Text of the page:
If you know teens interested in technology, sign them up.
Want to donate? $5 or more can make a difference
Help make TTD a success! Volunteer to help out.

DIRECTV’s digital age blimp returns to New Orleans’ skies for Super Bowl XLVII

Photo 1

The crew and mechanics preparing for the morning’s flight.

When New Orleans hosted the 2012 Allstate BCS National Championship Game, the DIRECTV blimp sailed above our city for several days’ time, floating above the French Quarter, CBD, and Mercedes-Benz Superdome in a lazy circular orbit. Its digital display was visually engaging, mesmerizing and colorful, drawing eyes and attention easily.

Photo 2

Aloft in the skies above the 2012 BCS Championship. (Photo by DIRECTV Blimp.)

I soon learned of the @dtvblimp Twitter account and was delighted by the photos tweeted by its crew, especially those that presented a view of the city not often witnessed by those of us who spend most of our time traveling our city’s streets and sidewalks. I followed the account and found myself looking forward to pictures posted in other cities from other events. Upon discovering that the blimp was again en route to New Orleans for Super Bowl XLVII, I requested the opportunity to interview the crew about the adventure of taking the blimp from city to city and to learn more about its operation.

Photo 2a

Approaching to board!

Launched in October 2007 at the Major League Baseball World Series in Boston, the blimp is operated by the Van Wagner Airship Group and contracted to DIRECTV as a client. It measures 178′ in length and its material components weigh 10,000 pounds.

The blimp itself is constructed of layers of high-density ripstop nylon enhanced with Teflon® and Kevlar® coatings, and is entirely flexible, without structural framework components. (Unlike the Hindenburg airship or zeppelins, there is no rigid or semi-rigid frame.) A helium-filled lighter-than-air craft, it is both powered and steerable (unlike a free-floating balloon). Its external components include twin propeller engines, rudders, cables, and the undercarriage gondola. Its fuel capacity is 220 gallons and and its burn rate averages 10 gallons of gasoline per hour of flight time.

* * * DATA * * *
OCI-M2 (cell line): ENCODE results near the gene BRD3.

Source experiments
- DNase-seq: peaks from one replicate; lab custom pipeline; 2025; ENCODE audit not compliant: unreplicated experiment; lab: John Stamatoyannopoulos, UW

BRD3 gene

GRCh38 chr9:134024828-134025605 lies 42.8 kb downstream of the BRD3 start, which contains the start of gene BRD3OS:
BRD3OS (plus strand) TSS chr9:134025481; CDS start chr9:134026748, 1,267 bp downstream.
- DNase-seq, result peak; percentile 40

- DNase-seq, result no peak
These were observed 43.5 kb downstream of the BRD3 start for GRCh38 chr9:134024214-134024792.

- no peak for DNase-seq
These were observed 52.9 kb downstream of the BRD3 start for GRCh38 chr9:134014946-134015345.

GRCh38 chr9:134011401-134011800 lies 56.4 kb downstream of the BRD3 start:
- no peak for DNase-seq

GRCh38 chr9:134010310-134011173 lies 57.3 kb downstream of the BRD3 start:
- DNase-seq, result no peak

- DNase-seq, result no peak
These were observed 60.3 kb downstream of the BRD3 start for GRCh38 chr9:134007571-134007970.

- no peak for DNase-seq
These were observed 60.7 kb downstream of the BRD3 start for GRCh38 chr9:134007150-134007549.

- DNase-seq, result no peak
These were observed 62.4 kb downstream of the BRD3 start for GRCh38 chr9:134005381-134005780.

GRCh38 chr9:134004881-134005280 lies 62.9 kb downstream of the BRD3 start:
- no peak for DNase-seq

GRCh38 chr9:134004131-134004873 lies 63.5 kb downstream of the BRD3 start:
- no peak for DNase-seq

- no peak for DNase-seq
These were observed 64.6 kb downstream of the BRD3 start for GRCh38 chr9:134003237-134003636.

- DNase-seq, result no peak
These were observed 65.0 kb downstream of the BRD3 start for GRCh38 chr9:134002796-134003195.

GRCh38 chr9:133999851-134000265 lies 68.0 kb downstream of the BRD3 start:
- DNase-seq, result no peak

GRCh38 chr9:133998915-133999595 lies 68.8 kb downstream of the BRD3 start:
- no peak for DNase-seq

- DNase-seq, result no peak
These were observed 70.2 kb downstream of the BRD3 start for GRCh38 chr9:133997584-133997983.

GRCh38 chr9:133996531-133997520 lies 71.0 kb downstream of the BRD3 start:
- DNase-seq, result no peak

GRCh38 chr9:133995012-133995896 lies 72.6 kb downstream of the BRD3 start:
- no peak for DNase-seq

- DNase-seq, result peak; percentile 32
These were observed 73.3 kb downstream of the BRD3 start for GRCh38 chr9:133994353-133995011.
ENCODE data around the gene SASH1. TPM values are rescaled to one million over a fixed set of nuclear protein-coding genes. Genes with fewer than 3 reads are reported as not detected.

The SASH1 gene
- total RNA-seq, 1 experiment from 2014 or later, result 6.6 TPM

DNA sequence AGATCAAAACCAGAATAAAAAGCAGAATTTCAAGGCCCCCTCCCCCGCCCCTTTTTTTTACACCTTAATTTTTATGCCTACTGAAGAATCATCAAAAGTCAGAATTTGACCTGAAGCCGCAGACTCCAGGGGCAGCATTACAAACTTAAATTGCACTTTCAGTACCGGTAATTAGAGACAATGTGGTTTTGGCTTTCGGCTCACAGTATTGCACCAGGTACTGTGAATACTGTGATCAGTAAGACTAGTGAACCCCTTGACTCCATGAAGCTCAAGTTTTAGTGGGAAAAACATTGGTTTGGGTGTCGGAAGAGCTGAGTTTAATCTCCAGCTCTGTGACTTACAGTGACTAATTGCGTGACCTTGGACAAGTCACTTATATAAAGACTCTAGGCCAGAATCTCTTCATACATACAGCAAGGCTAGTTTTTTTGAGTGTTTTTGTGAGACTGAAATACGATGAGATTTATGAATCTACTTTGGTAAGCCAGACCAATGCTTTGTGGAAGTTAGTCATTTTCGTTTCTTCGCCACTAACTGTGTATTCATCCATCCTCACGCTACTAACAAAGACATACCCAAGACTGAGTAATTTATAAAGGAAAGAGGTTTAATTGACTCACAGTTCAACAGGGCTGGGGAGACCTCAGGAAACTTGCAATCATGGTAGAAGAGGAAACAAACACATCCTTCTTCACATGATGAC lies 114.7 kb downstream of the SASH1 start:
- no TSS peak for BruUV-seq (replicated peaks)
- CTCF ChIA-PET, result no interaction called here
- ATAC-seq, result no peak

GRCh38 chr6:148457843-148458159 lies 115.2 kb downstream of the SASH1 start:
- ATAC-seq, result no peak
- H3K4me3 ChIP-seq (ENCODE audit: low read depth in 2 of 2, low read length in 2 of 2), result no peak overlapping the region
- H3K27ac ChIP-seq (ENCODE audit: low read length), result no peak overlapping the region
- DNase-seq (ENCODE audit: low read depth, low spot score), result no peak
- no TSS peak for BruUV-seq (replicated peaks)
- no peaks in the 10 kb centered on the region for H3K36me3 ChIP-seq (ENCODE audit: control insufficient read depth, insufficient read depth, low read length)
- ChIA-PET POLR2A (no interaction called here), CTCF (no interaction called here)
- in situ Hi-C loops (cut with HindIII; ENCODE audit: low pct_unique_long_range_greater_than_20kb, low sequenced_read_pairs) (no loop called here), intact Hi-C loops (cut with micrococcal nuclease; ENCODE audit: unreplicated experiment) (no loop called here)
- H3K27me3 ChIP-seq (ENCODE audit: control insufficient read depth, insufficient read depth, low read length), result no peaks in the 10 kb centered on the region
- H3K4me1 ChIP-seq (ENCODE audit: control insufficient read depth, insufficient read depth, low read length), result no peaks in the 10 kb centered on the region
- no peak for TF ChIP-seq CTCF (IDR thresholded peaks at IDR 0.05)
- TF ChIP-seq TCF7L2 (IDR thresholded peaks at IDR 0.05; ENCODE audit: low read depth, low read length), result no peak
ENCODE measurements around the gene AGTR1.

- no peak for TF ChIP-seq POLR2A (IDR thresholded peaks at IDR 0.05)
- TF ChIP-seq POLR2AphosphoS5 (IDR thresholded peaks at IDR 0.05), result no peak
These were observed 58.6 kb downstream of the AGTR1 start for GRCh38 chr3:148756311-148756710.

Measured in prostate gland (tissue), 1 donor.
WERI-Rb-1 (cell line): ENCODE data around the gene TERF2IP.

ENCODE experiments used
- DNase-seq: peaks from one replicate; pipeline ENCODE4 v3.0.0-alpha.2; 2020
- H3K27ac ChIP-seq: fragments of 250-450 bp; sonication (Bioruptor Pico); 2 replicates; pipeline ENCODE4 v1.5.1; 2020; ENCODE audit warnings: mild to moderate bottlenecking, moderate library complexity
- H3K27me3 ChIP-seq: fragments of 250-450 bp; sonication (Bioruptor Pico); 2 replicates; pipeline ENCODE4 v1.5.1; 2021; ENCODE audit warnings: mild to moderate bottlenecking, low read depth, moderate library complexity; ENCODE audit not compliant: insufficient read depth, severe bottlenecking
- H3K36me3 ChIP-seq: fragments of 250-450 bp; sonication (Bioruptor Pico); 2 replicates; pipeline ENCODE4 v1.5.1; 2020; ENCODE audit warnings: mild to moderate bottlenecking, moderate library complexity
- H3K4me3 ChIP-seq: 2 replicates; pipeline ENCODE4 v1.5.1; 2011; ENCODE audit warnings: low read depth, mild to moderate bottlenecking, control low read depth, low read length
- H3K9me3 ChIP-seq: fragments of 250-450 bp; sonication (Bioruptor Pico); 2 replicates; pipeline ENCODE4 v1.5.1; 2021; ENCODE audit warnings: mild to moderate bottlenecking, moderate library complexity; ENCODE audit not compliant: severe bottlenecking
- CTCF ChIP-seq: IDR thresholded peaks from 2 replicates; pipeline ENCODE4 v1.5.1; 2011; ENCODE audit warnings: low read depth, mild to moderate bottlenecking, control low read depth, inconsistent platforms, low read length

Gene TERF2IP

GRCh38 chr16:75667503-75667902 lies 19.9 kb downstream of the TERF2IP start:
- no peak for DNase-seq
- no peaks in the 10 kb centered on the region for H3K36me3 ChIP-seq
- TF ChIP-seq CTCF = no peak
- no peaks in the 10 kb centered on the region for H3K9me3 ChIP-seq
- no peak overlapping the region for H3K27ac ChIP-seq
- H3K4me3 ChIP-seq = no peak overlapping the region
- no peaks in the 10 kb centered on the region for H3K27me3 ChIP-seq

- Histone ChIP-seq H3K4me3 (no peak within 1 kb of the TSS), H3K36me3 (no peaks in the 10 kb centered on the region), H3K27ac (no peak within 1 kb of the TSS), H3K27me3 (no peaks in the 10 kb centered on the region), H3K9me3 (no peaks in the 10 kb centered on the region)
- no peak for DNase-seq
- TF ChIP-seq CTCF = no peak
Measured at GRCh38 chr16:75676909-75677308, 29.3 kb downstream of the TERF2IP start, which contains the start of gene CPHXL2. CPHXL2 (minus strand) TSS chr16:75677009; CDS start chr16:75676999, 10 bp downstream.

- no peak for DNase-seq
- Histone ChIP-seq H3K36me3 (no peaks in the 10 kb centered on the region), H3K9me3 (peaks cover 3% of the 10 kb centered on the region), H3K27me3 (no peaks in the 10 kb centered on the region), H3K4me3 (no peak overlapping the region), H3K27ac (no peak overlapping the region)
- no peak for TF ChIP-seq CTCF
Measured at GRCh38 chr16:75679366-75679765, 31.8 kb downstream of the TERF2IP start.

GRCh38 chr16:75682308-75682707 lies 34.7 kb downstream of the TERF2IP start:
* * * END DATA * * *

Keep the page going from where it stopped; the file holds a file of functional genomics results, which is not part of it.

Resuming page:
Photo 2b

The DIRECTV blimp and its support vehicle entourage. (Photo by DIRECTV Blimp.)

The lightsign digital display measures 70′ by 30′, 35 panels wide and 15 panels deep, and weighs 900 pounds. Featuring 33,600 pixels and 235,200 LEDs, the lightsign can be viewed with clarity from the ground day or night. (Due to this additional weight on the blimp’s port side, the airship almost always lists slightly.)

The lightsign is what makes the DIRECTV blimp one-of-a-kind and what makes this airship the most popular blimp in the country. The panels are similar to those used for digital billboards and on the sides of buildings. However, unlike structural light displays, the blimp’s surface is flexible — much like skin. It is capable of displaying live video, concerts, and scoreboard statistics, but has also played a part in marriage proposals and birthday announcements.

Photo 3

The sparse instrument panel from the pilot’s perspective; I’m riding shotgun!

The DIRECTV lightship is usually featured at a minimum of two events each week and is constantly in motion; when traveling between the East and West coasts, it typically follows the Interstate 10 corridor. While it typically flies at an altitude of 1,500 feet, its maximum altitude is approximately 10,000 feet. Although the Van Wagner Airship Group is based in Orlando, FL, the blimp and its crew function as an entirely mobile unit — everything required for its operation and maintenance travels from one location to next for each flight event. As the blimp travels at a speed averaging 35 miles per hour, typically making 200-mile hops each day between destinations, the majority of its crew travel in trucks and trailers below.

Photo 5

The ground crew’s pre-flight wrangling!

The full crew includes a chief pilot, a line pilot, a crew chief, an assistant crew chief, two mechanics, a lightsign operator, a camera operator, a clerk and 10 crew/ground support personnel. While the blimp was tethered to its mast, I noticed that its crew members were relaxed and personable; it was immediately clear that this team works well together. Many of the crew members describe themselves as gypsies and were genuinely enthusiastic about the perpetual travel. While the newest member of the team has been on board for one year’s time, some members of the Van Wagner Airship group have been with the company for 20 years.

Photo 4

Adjusting the blimp’s positioning for take off…

The in-flight crew typically consists of one or two pilots (depending on the duration of flight time), and a camera operator and/or a lightsign programming operator (depending on the purpose of the flight). Seating is limited in the approximately 12′ x 5′ gondola; while there is some space for equipment as needed, it’s compact, utilitarian, and sparse by design.

The blimp remains grounded if there are poor weather conditions — stormy weather, electrical activity, or winds greater than 18 miles per hour. Due to its traveling speed limitations, high winds significantly limit its ability to travel.